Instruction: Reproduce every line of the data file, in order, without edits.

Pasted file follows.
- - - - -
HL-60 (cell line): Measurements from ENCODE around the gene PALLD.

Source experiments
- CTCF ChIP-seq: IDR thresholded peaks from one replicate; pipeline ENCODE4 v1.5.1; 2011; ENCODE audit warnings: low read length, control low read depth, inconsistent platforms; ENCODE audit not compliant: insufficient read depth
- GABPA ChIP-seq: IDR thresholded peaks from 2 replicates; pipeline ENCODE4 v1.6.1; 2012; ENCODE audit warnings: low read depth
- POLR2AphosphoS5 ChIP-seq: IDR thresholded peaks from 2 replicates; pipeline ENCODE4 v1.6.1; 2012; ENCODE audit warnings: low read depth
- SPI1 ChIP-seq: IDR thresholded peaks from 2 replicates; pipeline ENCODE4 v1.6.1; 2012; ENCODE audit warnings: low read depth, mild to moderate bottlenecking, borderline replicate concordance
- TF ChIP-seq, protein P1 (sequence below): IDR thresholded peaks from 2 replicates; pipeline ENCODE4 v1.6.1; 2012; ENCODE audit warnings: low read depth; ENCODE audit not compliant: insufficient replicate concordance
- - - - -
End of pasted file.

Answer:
HL-60 (cell line): Measurements from ENCODE around the gene PALLD.

Source experiments
- CTCF ChIP-seq: IDR thresholded peaks from one replicate; pipeline ENCODE4 v1.5.1; 2011; ENCODE audit warnings: low read length, control low read depth, inconsistent platforms; ENCODE audit not compliant: insufficient read depth
- GABPA ChIP-seq: IDR thresholded peaks from 2 replicates; pipeline ENCODE4 v1.6.1; 2012; ENCODE audit warnings: low read depth
- POLR2AphosphoS5 ChIP-seq: IDR thresholded peaks from 2 replicates; pipeline ENCODE4 v1.6.1; 2012; ENCODE audit warnings: low read depth
- SPI1 ChIP-seq: IDR thresholded peaks from 2 replicates; pipeline ENCODE4 v1.6.1; 2012; ENCODE audit warnings: low read depth, mild to moderate bottlenecking, borderline replicate concordance
- TF ChIP-seq, protein P1 (sequence below): IDR thresholded peaks from 2 replicates; pipeline ENCODE4 v1.6.1; 2012; ENCODE audit warnings: low read depth; ENCODE audit not compliant: insufficient replicate concordance